METALS – KNOWN CARCINOGEN (IARC 1)
Beryllium (chemical symbol Be) is a silver-gray coloured metallic element that occurs naturally at low concentrations in the earth’s crust.[1,2] Two kinds of beryllium minerals are mined commercially, bertrandite and beryl (of which emeralds are a type).
Beryllium and its compounds have been classified by the International Agency for Research on Cancer (IARC) as Group 1 agents, carcinogenic to humans, with a well-established link to lung cancer.[2,4] The 2012 review of Class 1 carcinogens by IARC reaffirmed this classification.
Beryllium is highly sensitizing, even at very low levels of exposure. Exposure can cause acute beryllium disease (ABD) and chronic beryllium disease (CBD). ABD is a condition that resembles pneumonia. It can occur after short-term, high levels of exposure to beryllium (>1 mg/m3). CBD is an inflammatory lung disease that causes fibrosis. The relationship between sensitization to beryllium and subsequent disease development is not fully understood. In addition, there is no known lower limit for beryllium sensitization and development of CBD. Dermal contact can also lead to an allergic response.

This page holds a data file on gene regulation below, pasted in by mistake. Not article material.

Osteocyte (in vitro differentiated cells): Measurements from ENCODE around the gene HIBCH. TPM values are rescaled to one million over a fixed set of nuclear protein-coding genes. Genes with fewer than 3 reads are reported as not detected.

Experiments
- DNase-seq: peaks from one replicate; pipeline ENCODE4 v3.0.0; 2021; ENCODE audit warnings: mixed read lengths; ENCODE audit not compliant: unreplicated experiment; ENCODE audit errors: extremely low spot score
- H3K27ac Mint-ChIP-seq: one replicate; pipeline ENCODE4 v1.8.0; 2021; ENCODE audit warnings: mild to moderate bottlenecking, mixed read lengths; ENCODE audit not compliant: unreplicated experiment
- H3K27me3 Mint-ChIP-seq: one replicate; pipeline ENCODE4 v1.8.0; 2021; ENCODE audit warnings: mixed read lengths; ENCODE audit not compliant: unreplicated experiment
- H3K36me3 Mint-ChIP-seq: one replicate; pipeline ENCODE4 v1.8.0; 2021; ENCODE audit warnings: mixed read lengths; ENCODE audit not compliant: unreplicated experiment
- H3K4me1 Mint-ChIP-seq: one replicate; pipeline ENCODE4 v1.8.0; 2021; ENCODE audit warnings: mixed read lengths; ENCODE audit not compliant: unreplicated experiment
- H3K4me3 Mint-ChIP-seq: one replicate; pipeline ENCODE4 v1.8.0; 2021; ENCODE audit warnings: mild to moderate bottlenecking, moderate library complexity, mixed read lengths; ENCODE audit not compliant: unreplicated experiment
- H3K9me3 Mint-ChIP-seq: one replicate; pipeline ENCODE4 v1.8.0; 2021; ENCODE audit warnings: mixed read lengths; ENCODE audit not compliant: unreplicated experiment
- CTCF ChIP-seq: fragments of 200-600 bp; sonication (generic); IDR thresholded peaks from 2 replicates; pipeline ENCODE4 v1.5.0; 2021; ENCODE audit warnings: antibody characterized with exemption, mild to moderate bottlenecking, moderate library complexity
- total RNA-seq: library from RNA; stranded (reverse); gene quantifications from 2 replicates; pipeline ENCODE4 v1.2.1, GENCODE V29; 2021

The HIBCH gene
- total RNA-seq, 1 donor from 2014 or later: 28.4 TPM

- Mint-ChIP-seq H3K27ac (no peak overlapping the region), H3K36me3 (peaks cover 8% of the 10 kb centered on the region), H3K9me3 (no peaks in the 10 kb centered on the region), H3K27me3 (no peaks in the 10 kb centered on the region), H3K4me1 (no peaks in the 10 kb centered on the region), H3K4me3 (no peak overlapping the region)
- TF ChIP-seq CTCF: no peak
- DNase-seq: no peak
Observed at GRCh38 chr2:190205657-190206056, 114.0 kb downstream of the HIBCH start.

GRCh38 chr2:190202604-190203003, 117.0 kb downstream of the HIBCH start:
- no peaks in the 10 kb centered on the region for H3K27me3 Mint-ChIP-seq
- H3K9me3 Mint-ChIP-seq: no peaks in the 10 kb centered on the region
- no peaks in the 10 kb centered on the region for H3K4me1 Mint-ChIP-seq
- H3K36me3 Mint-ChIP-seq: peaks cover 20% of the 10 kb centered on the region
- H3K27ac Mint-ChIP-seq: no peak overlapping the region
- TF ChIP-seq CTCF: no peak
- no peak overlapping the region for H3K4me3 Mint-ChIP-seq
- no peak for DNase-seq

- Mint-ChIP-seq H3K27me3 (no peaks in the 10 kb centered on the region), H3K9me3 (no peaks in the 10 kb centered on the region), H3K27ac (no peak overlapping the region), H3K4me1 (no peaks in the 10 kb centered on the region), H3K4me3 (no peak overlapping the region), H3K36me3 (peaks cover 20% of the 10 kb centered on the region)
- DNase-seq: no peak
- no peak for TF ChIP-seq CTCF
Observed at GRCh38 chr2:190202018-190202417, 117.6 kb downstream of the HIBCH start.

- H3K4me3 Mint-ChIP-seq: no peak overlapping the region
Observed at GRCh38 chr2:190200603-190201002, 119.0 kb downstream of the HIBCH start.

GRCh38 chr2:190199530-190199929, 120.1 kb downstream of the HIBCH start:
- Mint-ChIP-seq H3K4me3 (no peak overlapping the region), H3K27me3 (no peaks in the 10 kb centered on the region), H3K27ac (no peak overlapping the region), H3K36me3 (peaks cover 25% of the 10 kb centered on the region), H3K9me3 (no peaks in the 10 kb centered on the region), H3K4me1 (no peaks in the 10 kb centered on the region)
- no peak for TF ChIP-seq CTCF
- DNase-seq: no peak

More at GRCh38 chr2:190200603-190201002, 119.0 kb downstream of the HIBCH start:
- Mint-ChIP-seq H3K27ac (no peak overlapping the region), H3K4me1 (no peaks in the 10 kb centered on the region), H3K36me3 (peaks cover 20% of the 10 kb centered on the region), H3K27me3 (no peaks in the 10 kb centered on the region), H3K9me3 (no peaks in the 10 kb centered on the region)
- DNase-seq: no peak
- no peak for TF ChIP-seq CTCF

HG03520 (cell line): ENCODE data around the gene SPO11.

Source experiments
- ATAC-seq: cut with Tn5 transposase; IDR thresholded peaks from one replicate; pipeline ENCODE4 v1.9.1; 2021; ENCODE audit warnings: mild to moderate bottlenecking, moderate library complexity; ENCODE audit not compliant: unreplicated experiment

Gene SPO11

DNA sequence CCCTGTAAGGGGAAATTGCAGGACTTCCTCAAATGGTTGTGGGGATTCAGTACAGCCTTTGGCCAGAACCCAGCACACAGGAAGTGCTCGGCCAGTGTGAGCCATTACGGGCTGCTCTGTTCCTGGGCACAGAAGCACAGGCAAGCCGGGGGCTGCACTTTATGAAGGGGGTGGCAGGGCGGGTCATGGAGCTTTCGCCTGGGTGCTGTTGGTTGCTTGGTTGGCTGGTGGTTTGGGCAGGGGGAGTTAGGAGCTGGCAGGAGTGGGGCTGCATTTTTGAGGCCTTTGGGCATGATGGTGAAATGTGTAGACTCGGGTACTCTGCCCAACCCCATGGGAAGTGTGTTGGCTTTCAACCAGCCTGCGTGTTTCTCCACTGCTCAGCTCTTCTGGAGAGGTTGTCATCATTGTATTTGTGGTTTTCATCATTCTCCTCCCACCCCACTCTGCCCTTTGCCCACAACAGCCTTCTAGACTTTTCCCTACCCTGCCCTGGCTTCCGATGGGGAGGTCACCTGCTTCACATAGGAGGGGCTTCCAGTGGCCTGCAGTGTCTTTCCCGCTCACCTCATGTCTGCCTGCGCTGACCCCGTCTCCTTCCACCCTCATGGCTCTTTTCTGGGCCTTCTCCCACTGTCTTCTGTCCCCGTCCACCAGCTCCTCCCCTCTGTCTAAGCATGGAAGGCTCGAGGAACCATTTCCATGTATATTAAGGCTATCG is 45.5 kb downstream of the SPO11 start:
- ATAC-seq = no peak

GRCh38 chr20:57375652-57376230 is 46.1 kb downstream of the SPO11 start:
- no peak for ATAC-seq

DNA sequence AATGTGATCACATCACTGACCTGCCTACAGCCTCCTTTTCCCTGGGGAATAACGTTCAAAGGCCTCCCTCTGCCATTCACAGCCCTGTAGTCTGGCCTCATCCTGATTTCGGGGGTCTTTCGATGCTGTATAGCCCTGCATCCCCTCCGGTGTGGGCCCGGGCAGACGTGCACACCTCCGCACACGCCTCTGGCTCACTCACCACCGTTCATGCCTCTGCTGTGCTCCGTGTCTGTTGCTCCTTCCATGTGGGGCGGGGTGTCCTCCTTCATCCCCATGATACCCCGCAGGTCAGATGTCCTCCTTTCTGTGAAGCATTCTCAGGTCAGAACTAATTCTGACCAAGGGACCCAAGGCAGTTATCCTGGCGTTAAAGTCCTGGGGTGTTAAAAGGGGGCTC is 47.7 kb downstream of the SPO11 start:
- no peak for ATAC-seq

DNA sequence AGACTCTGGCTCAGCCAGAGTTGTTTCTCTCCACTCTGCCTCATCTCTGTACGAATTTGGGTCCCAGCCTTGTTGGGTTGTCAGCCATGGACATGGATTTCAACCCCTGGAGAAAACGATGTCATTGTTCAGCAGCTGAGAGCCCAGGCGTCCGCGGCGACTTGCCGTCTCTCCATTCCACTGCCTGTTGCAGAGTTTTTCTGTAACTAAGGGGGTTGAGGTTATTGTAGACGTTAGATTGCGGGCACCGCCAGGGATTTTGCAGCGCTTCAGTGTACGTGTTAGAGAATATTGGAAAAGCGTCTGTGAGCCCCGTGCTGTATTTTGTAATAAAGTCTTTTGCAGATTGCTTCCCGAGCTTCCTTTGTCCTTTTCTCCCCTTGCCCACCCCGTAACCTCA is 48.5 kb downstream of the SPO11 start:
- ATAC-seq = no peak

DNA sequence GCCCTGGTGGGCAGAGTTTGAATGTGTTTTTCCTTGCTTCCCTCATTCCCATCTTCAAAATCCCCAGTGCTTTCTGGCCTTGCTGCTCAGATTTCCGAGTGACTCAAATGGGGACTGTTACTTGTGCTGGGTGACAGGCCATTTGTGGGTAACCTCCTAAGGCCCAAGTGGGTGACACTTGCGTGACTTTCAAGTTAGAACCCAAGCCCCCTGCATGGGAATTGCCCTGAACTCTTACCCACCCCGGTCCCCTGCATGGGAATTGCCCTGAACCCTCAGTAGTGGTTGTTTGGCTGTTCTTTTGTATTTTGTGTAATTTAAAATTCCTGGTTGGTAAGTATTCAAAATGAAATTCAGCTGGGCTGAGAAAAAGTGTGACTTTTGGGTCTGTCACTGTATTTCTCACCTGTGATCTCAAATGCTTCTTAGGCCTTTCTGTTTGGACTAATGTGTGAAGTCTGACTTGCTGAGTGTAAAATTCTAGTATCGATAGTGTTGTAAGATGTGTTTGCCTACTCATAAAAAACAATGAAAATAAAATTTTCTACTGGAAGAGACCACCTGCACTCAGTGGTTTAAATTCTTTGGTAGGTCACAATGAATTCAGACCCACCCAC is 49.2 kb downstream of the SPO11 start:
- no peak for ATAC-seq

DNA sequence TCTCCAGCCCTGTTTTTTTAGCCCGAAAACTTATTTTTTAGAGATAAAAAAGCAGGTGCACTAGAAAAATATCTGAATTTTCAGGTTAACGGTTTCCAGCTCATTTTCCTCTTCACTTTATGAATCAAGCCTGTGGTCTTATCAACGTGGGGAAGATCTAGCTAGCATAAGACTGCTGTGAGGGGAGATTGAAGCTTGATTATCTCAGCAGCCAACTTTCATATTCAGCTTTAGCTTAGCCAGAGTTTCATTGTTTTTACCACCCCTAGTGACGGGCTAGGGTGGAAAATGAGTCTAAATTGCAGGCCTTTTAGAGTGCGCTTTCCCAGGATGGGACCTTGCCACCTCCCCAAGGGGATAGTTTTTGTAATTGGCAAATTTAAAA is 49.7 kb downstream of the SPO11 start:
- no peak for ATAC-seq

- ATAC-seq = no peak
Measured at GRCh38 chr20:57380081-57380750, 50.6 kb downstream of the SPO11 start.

Regulations and Guidelines
Occupational exposure limits (OEL) [6,7,8,9,10,11,12,13,14,15,16,17,18,19,20]
|Canadian Jurisdictions||Substance||OEL (mg/m3)|
|Canada Labour Code||Beryllium and compounds, as Be||0.00005 [i, sk, dsen, rsen]|
|AB, NB, NT. NU, SK||Beryllium and compounds, as Be||0.002
|BC, MB, NB, NL, NS, PE||Beryllium and compounds, as Be||0.00005 [i, sk, dsen, rsen]|
|ON||Beryllium and compounds, as Be||0.00005 [i] [sk, for soluble compounds only]|
|QC||Beryllium and compounds, as Be||0.00015 [sen, em]|
|ACGIH 2020 TLV||Beryllium and compounds, as Be||0.00005 [i, sk, sen]|
mg/m3 = milligrams per cubic meter
sk = easily absorbed through the skin
dsen = dermal sensitization
rsen = respiratory sensitization
sen = potential for sensitization
i = inhalable fraction
stel = short term exposure limit (15 min. maximum)
em = exposure must be reduced to the minimum
ACGIH = American Conference of Governmental Industrial Hygienists
TLV = threshold limit value
Canadian environmental guidelines and standards*
|Cosmetic Ingredient Hotlist||Not Permitted||2015|
|Ontario Ambient Air Quality Criteria||24-hour: 0.01 µg/m3 (for beryllium and compounds)||2016|